2002 Mitsubishi Eclipse V6 Convertible

As it says in the title, the engine will turn over but will not catch (mostly).

I have been experiencing leaking on my cloth top for a few months and usually cover the car when a heavy rain comes, but had one crop up on me without me realizing and the car got very pretty wet inside. This might be important because water pooled under the foam back seat and I recently discovered that the fuel pump is installed directly under the middle of the back seat area. I have tried turning the key to the ignition setting and don't hear anything from the fuel pump, but that may or may not mean anything.

After the heavy rain, on a very cold morning my car failed to start so that I could get to work. I just replaced the starter a few months ago so it turns over with no issues as long as the battery is charged. But that morning, and most every time since, when I try the engine will not actually catch to start.

Further backstory, a few months ago (summer) a radiator hose sprung a leak and the engine ran hot for two weeks with me fighting it with coolant while I tried to locate the leak. There does not appear to be any coolant in the oil, but the engine is fairly old and probably has a couple of exterior oil leaks that aren't easy to find due to grease and grime.

I have pulled one of the plug wires and put in a spare plug to confirm that there does seem to be a spark getting to the engine. I do not have the tools to perform a compression test at home and the only code that is throws is an EGR recirculation valve one that it has had since the hose incident but I have also been unable to pinpoint as it does not appear to be the valve itself (likely the solenoid).

Finally, I say mostly unable to start because while looking at it again today it actually started to act like it was going to catch and then did. It ran (a bit roughly) for about two minutes before dying. While it was running there was a bit of white smoke coming from the exhaust.

I was pretty convinced that it was a fuel pump issue. Especially when I pulled the backseat today and noticed how damp the foam of the seat was and how close it was to the wiring for the pump, but after removing the protective cover it seems to be plenty dry in there. Also, when it was running for the few minutes it was responding to the throttle just fine which doesn't seem like something that would happen if the fuel pump was the issue, but I am just an IT/Computer guy who dabbles in auto repair by necessity more than anything else.

So, does anyone have any further suggestions or ideas, cause I'm having trouble narrowing down where else to look for possible root causes?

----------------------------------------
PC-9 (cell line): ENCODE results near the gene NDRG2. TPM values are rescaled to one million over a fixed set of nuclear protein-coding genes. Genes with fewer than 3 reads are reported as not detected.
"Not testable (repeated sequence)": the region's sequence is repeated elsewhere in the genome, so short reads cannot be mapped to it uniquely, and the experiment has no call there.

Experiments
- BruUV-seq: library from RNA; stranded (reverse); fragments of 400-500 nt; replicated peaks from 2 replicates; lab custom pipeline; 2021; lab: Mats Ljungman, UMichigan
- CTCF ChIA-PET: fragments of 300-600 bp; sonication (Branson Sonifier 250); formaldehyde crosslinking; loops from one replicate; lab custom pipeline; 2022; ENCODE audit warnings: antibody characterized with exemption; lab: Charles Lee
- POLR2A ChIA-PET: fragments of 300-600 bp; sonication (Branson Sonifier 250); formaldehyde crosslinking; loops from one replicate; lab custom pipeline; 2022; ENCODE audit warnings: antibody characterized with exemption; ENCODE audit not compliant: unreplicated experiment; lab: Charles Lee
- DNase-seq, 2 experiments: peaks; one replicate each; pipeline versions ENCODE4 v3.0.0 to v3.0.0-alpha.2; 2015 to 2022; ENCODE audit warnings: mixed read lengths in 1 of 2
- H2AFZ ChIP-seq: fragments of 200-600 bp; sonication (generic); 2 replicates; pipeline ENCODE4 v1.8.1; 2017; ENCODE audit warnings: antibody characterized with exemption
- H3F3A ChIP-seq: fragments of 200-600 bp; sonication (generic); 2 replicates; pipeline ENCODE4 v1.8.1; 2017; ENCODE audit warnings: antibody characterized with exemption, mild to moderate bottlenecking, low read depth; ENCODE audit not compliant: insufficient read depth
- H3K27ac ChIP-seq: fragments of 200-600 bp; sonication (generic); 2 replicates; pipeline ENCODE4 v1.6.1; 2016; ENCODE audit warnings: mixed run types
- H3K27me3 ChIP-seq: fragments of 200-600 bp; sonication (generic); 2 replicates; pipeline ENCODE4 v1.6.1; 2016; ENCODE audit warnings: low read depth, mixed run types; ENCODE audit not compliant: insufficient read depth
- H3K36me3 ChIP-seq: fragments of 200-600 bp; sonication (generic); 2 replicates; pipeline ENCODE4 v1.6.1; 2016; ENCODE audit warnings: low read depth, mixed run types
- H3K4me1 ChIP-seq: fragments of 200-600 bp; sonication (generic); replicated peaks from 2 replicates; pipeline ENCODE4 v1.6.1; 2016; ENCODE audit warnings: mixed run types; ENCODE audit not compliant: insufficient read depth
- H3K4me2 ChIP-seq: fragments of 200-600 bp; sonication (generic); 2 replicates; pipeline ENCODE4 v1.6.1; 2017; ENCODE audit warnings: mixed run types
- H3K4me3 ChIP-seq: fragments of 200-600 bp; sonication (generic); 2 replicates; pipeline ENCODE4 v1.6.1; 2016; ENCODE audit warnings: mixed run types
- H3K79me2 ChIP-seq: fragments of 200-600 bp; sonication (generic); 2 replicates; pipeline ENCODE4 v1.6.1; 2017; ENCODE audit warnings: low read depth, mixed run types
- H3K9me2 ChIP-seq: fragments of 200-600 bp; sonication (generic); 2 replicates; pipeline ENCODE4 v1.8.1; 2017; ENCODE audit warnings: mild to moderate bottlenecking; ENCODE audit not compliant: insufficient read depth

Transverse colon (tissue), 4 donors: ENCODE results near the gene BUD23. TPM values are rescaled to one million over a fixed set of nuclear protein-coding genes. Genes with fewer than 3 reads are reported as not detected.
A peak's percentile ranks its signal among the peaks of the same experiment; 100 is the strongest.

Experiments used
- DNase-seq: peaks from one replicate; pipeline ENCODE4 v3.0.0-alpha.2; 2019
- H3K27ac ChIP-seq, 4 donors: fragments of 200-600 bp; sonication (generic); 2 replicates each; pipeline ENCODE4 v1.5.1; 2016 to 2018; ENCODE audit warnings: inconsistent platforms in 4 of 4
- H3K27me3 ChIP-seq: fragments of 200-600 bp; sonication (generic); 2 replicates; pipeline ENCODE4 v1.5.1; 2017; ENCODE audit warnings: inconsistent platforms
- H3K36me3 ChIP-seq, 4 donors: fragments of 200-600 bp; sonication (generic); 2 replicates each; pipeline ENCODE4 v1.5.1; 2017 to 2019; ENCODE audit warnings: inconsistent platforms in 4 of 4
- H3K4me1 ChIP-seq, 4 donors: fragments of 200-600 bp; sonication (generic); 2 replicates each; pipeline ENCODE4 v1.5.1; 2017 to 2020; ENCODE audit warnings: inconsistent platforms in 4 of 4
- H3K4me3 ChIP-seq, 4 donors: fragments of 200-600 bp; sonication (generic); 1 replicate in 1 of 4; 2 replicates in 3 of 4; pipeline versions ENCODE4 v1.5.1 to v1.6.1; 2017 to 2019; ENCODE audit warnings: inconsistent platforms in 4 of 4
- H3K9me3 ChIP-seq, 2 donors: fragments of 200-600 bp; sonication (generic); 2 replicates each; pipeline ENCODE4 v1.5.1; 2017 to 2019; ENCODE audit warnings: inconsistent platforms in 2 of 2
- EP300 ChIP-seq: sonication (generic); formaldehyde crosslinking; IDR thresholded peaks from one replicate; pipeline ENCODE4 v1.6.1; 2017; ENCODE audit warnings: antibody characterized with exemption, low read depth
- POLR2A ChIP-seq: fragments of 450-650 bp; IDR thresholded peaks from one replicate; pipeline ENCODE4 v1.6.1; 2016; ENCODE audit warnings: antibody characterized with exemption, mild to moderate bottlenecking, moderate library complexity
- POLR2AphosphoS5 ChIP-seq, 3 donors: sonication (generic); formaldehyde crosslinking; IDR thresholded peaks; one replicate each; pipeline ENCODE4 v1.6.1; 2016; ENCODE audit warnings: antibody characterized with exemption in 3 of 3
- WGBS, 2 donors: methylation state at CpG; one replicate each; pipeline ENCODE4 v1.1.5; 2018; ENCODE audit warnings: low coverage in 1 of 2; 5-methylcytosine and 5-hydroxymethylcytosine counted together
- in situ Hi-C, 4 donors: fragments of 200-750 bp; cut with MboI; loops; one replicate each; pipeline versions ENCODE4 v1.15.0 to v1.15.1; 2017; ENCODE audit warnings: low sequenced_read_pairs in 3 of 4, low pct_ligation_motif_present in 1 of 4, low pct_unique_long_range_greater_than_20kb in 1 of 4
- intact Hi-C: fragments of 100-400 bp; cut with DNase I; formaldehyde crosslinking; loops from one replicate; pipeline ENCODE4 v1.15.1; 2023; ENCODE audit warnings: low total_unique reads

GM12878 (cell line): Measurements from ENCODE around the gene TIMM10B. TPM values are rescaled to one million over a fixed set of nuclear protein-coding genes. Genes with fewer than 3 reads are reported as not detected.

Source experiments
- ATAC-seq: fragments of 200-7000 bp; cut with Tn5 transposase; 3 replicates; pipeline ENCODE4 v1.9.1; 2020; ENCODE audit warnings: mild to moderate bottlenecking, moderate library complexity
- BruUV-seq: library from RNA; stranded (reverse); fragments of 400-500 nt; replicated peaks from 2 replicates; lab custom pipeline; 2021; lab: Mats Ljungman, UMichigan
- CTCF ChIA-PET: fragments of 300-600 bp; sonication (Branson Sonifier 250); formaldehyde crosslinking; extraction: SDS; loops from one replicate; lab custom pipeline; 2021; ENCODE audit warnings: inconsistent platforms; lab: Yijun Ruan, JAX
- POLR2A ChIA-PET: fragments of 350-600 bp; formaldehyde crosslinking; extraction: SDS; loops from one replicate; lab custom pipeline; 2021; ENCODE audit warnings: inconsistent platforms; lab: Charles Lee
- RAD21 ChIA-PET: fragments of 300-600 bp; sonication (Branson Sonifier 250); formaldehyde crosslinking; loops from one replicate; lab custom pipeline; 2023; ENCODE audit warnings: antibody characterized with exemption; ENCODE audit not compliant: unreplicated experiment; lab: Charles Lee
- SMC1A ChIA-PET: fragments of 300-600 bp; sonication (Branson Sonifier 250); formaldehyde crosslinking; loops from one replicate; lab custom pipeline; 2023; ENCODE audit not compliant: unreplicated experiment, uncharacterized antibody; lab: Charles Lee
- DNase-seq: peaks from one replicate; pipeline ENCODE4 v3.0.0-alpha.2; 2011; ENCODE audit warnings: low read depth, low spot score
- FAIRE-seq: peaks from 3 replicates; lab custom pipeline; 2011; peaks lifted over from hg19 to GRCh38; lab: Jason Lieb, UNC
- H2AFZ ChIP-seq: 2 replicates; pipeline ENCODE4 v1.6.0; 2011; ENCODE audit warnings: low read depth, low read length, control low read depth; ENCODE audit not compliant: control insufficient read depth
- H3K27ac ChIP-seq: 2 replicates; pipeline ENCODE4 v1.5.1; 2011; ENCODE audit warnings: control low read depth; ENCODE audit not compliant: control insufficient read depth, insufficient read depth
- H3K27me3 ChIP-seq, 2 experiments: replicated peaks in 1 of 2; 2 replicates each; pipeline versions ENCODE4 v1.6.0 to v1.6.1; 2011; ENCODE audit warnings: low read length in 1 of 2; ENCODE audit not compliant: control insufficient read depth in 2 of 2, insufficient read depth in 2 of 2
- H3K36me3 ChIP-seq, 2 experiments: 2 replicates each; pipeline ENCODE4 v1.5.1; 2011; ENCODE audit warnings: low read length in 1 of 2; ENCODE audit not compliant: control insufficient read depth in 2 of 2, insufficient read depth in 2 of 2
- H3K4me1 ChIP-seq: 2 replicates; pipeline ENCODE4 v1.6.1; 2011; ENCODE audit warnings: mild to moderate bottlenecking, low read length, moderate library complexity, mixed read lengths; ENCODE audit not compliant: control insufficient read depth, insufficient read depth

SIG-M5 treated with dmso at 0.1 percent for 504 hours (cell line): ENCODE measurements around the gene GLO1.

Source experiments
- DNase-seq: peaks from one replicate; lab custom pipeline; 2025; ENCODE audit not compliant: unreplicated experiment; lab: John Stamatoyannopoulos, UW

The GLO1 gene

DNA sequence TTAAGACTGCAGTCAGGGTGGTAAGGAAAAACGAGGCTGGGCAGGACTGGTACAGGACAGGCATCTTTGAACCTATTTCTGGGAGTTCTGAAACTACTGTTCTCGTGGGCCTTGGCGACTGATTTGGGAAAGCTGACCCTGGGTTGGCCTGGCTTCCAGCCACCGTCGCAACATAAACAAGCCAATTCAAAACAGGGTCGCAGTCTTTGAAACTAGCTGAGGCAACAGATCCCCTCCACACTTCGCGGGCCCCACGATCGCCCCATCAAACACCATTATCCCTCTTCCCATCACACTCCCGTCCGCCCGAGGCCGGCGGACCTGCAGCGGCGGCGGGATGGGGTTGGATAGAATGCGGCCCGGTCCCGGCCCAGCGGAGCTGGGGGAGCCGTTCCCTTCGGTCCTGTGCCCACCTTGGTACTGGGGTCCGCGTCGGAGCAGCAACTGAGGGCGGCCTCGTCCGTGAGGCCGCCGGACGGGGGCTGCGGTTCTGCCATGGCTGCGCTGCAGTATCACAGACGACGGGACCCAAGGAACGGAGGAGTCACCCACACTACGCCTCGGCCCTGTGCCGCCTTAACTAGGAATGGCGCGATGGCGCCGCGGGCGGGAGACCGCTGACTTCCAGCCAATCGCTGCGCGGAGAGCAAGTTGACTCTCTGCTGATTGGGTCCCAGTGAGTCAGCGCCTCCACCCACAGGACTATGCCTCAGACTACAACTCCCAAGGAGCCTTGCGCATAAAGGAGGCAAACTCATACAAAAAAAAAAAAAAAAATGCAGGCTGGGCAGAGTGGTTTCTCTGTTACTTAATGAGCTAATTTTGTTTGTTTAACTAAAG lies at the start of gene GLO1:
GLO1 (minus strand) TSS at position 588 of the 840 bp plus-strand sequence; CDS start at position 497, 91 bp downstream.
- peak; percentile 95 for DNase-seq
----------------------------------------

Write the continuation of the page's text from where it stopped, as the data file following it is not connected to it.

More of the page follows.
[Update] The issue was the Camshaft Position Sensor, which is part of the distributor assembly on my vehicle, so I replaced the entire thing and solved the issue that I was experiencing once I finished installing the new assembly and recharging the battery.

2 Answers 2


You don't list mileage, that would help, because I've had two fuel pumps go out right at 170k. You also don't mention if the CEL is on? If it is there is a good chance it's something else, depending on the code. If it isn't then keep looking at the fuel pump.

I have a Mitsubishi Galant and when the fuel pump went out it just died and never started again. I had another car that did the same, but I was able to start it a few more times and then that was it.

Remove your gas cap, have someone turn the ignition key to the on position with you at the gas filler tube and listen if the fuel pump tries to engage. You can also turn the key on and see if voltage is getting to the fuel pump itself with a multimeter. You are doing this to determine if power is getting to the fuel pump. If it's getting power then it's a good chance the fuel pump is bad. If you have a fuel pressure tester and a fuel port to hook it up to that will tell you right away. If the fuel pump is getting power and there is no fuel pressure, the pump isn't working.

However, getting back to the CEL. I recently had a situation where the Camshaft Position Sensor went out. It exhibited the same symptoms as a failed fuel pump, except it threw a code letting me know the problem: P0340. I've read that sometimes a bad Camshaft position sensor will allow the car to run and then die or not start and later start, like a bad fuel pump might do.

Also, I would invest in a OBDII scan tool. You can't always get to the auto parts store for a free check and I've found it's paid for itself in just the few times I've used it. From one IT guy to another.

  • This sounds promising. I didn't specify in the question exactly, but I do have a scanner and had not gotten any codes other than the EGR one when I checked before, however I just went out and sure enough I now have both a Camshaft and Crankshaft Position Sensor code being thrown. Quick google says that on my car the camshaft sensor is in the distributor and replacing that could get rid of both codes as well as hopefully fix my problem. Guess I'll be trying that next.
    – Prof. Bear
    Commented Dec 23, 2016 at 23:57
  • Like I said I had the same issue and thought the fuel pump at first was the issue because of the similar symptoms, till I got the code. I replaced the Camshaft Position Sensor and that fixed everything. Commented Dec 27, 2016 at 23:12

I'd say the first thing to check is for fuel flow. Pull off the fuel line pre-filter and put the hose into a gasoline resistant container. Try briefly turning over the engine and watching to see if any gas comes out. If it does, then you should make sure your fuel filter is clean. If you don't have any fuel flow first try replacing the fuse to the pump, followed by other diagnostics like voltage testing and taking the pump out and running it on a bench. There are other things which could be wrong but fuel seems likely and it's also pretty easy to check for.

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